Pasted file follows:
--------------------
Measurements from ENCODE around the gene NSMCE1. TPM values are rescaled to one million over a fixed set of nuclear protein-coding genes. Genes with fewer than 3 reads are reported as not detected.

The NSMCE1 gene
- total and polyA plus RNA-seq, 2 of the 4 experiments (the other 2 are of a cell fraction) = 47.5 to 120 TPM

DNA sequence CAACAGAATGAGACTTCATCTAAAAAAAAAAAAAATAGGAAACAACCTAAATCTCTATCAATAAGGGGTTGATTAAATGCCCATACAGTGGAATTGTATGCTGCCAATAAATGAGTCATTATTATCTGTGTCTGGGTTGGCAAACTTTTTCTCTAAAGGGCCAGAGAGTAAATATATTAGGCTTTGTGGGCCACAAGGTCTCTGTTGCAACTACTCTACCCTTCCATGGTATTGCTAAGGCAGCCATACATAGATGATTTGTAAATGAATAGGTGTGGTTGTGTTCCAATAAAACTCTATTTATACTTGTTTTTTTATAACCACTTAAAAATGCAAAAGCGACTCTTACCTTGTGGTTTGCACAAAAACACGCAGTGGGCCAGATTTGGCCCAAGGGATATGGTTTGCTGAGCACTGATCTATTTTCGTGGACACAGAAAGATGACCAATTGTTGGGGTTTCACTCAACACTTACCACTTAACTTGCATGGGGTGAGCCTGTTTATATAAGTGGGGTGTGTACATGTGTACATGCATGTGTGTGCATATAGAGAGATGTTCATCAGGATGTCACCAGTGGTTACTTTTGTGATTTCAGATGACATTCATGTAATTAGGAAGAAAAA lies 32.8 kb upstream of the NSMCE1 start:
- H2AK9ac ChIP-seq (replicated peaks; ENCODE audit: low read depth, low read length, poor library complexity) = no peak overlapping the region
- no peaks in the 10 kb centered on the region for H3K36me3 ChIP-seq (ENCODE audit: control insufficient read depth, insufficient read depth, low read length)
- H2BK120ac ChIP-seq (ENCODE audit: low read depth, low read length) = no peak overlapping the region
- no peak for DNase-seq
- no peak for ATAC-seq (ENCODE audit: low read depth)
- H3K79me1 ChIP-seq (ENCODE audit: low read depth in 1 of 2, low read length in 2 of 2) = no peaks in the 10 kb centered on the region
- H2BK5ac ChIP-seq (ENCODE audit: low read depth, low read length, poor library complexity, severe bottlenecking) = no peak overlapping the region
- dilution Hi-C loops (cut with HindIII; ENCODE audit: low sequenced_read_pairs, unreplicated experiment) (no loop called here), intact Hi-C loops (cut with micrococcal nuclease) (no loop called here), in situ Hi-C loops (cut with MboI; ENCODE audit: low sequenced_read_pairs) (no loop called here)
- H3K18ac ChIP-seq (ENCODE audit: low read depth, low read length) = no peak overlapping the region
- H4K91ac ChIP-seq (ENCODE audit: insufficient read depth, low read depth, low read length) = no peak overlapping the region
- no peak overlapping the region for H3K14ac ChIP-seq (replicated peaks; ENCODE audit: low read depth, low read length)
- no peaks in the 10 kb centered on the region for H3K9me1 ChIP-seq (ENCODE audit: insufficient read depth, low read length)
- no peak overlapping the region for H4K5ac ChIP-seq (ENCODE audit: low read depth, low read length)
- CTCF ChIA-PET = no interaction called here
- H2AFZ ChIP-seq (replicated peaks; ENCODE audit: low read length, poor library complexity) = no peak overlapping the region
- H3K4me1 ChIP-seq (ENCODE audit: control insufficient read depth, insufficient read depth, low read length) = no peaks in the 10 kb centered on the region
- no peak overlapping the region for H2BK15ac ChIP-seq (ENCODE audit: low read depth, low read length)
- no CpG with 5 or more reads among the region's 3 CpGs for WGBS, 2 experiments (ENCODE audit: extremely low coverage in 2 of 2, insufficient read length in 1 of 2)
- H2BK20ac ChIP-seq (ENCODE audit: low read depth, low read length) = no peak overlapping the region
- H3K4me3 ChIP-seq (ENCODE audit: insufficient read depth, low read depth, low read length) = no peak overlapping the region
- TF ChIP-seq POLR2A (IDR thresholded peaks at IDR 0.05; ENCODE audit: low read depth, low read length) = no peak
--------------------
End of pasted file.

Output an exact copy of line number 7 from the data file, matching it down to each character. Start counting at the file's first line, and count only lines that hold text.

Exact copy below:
- H2BK120ac ChIP-seq (ENCODE audit: low read depth, low read length) = no peak overlapping the region